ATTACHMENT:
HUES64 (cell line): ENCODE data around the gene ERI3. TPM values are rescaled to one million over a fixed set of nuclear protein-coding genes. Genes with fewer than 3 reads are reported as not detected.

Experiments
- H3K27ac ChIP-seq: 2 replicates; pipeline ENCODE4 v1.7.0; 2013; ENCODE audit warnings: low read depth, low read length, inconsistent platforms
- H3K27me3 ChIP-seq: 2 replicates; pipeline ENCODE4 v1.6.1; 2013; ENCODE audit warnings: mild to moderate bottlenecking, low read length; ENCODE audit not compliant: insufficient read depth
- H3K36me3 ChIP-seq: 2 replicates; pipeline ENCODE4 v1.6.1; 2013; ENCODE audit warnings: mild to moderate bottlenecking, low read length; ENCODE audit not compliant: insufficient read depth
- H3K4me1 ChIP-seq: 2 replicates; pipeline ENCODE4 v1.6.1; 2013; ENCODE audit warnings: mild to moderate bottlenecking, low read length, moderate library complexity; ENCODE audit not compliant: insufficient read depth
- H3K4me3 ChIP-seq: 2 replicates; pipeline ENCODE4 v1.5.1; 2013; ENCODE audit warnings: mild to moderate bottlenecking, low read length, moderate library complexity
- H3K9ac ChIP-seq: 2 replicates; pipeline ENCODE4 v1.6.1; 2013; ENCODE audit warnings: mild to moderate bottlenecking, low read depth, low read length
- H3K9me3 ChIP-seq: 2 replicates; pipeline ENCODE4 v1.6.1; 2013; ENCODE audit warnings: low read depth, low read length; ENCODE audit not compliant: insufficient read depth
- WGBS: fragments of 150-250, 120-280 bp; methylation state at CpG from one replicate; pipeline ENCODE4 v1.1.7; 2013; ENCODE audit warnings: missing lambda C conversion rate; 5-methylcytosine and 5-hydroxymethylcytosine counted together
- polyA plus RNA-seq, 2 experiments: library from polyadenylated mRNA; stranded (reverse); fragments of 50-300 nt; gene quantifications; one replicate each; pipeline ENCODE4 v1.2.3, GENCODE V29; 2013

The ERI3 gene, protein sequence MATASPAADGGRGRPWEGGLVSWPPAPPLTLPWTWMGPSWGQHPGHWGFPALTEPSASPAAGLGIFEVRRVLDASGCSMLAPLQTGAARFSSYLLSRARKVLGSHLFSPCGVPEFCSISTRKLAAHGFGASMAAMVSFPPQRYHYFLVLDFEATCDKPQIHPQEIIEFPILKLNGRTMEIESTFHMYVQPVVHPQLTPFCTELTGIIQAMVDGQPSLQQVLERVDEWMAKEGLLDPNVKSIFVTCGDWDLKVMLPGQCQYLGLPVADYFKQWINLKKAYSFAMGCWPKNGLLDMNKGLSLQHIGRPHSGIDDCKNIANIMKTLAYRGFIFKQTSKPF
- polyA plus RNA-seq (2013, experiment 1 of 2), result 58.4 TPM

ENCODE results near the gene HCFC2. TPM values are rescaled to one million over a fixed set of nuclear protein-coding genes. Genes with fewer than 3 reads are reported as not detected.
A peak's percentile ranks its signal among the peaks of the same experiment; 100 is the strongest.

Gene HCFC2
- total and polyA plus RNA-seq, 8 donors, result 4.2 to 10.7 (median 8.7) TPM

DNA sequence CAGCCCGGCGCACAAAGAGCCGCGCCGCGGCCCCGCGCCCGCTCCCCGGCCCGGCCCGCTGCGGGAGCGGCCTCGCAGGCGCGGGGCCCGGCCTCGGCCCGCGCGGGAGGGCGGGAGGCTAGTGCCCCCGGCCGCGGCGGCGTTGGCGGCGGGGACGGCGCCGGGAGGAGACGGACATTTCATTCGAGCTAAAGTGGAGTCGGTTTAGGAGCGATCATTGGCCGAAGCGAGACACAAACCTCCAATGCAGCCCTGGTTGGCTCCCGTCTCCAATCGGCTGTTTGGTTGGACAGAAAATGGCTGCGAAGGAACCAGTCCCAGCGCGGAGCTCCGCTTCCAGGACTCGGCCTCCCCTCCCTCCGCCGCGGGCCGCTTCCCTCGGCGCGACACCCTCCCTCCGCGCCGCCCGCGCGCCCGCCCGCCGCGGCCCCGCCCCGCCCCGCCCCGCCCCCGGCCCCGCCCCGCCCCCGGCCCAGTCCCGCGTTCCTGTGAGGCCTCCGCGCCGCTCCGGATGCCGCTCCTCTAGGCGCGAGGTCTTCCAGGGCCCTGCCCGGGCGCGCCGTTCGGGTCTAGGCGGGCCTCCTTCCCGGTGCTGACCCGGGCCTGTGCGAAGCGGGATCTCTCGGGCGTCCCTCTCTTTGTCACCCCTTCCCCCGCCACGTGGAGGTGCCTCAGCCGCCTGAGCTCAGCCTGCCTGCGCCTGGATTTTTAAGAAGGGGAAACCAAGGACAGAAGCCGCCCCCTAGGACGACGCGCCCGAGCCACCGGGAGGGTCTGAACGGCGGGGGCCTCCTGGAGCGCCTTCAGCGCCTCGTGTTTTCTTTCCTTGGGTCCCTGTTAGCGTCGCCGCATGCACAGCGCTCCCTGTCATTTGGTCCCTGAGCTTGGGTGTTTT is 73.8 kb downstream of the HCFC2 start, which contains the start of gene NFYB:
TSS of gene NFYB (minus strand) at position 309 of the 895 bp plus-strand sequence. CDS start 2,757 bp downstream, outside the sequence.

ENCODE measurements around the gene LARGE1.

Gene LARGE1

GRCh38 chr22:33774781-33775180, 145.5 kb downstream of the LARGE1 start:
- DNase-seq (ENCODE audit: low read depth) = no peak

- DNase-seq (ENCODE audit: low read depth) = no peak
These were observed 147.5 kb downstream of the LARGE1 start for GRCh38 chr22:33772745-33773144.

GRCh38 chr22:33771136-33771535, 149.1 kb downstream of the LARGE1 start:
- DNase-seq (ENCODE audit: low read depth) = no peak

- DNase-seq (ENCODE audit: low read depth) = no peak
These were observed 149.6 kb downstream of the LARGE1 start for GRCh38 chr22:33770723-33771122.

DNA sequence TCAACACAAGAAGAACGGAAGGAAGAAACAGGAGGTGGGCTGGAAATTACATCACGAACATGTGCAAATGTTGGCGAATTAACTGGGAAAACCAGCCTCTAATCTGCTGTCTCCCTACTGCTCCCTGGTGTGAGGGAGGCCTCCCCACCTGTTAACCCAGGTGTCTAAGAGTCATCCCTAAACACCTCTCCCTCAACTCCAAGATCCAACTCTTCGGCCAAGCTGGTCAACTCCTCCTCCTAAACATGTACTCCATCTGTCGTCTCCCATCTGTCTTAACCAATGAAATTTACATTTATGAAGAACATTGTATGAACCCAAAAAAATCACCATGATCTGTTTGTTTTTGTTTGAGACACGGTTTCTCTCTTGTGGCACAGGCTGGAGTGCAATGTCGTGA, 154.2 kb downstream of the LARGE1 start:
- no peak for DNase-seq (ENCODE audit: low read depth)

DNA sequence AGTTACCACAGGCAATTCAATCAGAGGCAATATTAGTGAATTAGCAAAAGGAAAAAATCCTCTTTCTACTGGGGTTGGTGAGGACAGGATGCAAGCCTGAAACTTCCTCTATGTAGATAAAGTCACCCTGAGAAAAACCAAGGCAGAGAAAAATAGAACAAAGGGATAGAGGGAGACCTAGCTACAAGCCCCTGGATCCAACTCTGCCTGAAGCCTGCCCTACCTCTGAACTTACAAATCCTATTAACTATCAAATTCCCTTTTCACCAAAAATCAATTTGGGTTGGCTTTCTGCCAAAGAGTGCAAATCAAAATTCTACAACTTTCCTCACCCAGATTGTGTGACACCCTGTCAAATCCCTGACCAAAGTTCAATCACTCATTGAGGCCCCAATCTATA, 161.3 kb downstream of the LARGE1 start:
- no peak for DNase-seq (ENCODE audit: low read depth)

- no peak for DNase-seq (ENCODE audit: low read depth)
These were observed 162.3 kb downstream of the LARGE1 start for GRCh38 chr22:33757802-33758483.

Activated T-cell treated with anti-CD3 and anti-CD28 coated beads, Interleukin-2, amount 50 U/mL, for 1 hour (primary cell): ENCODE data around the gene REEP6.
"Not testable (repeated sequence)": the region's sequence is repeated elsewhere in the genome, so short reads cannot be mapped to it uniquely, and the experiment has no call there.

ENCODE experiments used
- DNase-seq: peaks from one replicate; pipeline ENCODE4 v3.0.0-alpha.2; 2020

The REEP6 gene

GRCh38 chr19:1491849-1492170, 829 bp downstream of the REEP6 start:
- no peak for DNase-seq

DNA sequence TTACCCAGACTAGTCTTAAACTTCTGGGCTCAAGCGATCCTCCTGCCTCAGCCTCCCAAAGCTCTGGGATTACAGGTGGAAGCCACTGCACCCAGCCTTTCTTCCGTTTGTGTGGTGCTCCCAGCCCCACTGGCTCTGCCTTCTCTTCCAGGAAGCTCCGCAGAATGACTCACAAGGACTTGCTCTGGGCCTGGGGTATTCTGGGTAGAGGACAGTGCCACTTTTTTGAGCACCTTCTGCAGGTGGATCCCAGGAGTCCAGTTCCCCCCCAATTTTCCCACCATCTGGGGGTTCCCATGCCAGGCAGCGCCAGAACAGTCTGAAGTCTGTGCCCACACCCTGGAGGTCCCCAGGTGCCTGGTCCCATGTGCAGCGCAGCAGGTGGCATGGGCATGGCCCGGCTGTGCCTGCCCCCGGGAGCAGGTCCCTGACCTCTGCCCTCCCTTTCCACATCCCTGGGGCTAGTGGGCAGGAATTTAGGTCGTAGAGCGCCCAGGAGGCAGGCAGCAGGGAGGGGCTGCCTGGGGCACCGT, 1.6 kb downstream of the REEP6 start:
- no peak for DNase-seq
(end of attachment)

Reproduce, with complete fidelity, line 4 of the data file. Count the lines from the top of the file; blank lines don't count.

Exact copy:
- H3K27me3 ChIP-seq: 2 replicates; pipeline ENCODE4 v1.6.1; 2013; ENCODE audit warnings: mild to moderate bottlenecking, low read length; ENCODE audit not compliant: insufficient read depth